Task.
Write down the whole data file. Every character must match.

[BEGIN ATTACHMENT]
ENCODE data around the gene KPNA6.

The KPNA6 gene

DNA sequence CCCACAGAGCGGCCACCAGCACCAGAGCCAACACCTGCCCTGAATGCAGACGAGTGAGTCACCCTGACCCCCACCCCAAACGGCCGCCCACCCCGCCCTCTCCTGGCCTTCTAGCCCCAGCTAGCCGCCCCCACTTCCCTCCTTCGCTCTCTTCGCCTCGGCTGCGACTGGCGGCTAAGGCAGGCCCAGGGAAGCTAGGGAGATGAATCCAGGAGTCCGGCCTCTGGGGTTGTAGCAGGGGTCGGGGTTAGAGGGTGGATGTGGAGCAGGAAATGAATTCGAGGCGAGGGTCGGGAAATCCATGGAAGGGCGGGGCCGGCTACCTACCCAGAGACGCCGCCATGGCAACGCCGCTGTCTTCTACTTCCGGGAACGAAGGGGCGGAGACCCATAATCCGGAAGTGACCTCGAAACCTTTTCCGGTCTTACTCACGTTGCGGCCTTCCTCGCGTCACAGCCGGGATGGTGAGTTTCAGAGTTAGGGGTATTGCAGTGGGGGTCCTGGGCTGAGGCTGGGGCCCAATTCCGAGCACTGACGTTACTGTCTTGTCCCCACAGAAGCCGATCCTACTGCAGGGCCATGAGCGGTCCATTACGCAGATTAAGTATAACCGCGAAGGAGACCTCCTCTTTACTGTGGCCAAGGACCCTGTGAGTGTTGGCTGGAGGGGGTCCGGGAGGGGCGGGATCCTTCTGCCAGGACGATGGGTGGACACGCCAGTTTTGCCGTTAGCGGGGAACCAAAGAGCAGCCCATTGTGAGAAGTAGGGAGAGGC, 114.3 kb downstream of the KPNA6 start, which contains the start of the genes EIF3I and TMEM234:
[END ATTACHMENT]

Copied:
ENCODE data around the gene KPNA6.

The KPNA6 gene

DNA sequence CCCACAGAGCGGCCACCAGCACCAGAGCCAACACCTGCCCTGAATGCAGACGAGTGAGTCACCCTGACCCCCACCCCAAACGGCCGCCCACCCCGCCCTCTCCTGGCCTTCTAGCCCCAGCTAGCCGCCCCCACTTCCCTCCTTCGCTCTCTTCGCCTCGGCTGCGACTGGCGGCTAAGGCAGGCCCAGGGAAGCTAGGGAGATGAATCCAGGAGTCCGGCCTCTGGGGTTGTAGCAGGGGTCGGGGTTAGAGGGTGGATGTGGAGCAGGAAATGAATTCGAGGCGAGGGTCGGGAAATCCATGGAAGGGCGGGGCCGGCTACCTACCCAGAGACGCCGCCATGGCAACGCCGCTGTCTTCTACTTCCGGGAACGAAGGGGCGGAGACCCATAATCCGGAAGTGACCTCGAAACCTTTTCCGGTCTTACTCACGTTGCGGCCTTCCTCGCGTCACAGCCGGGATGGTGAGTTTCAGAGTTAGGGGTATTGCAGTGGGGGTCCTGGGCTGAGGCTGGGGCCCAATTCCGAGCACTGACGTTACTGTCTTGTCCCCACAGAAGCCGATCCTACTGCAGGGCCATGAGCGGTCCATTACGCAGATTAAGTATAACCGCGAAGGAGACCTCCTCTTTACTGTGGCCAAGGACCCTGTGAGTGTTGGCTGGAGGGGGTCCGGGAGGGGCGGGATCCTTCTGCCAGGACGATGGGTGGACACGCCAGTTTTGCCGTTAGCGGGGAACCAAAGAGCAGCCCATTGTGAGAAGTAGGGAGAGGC, 114.3 kb downstream of the KPNA6 start, which contains the start of the genes EIF3I and TMEM234: